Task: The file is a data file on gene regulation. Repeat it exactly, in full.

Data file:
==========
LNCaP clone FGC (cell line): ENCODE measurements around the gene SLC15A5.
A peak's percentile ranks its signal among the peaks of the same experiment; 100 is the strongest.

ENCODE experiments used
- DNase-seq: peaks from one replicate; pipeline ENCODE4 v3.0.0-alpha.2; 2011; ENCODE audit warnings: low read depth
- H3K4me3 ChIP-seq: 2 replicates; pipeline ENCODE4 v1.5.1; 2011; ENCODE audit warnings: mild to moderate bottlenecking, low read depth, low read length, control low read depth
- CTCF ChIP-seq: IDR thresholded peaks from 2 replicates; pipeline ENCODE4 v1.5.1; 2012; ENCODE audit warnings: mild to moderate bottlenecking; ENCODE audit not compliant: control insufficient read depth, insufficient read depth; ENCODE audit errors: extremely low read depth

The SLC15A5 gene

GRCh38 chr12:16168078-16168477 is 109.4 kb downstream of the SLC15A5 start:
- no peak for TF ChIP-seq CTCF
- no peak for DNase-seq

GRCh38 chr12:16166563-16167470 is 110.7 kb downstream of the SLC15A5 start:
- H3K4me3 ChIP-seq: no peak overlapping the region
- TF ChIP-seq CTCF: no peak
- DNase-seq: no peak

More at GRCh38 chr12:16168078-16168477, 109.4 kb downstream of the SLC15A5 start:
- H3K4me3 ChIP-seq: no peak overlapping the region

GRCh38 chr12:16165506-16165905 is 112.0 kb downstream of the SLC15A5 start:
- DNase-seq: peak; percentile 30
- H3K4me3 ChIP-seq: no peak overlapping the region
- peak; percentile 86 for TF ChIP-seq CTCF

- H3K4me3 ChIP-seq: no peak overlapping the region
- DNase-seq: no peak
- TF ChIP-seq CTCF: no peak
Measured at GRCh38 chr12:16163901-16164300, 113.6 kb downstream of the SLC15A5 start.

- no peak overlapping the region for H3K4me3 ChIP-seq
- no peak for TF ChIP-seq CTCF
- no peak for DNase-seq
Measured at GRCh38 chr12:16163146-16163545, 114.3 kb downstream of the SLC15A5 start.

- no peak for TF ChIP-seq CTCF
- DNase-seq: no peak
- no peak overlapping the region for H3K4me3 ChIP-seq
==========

LNCaP clone FGC (cell line): ENCODE measurements around the gene SLC15A5.
A peak's percentile ranks its signal among the peaks of the same experiment; 100 is the strongest.

ENCODE experiments used
- DNase-seq: peaks from one replicate; pipeline ENCODE4 v3.0.0-alpha.2; 2011; ENCODE audit warnings: low read depth
- H3K4me3 ChIP-seq: 2 replicates; pipeline ENCODE4 v1.5.1; 2011; ENCODE audit warnings: mild to moderate bottlenecking, low read depth, low read length, control low read depth
- CTCF ChIP-seq: IDR thresholded peaks from 2 replicates; pipeline ENCODE4 v1.5.1; 2012; ENCODE audit warnings: mild to moderate bottlenecking; ENCODE audit not compliant: control insufficient read depth, insufficient read depth; ENCODE audit errors: extremely low read depth

The SLC15A5 gene

GRCh38 chr12:16168078-16168477 is 109.4 kb downstream of the SLC15A5 start:
- no peak for TF ChIP-seq CTCF
- no peak for DNase-seq

GRCh38 chr12:16166563-16167470 is 110.7 kb downstream of the SLC15A5 start:
- H3K4me3 ChIP-seq: no peak overlapping the region
- TF ChIP-seq CTCF: no peak
- DNase-seq: no peak

More at GRCh38 chr12:16168078-16168477, 109.4 kb downstream of the SLC15A5 start:
- H3K4me3 ChIP-seq: no peak overlapping the region

GRCh38 chr12:16165506-16165905 is 112.0 kb downstream of the SLC15A5 start:
- DNase-seq: peak; percentile 30
- H3K4me3 ChIP-seq: no peak overlapping the region
- peak; percentile 86 for TF ChIP-seq CTCF

- H3K4me3 ChIP-seq: no peak overlapping the region
- DNase-seq: no peak
- TF ChIP-seq CTCF: no peak
Measured at GRCh38 chr12:16163901-16164300, 113.6 kb downstream of the SLC15A5 start.

- no peak overlapping the region for H3K4me3 ChIP-seq
- no peak for TF ChIP-seq CTCF
- no peak for DNase-seq
Measured at GRCh38 chr12:16163146-16163545, 114.3 kb downstream of the SLC15A5 start.

- no peak for TF ChIP-seq CTCF
- DNase-seq: no peak
- no peak overlapping the region for H3K4me3 ChIP-seq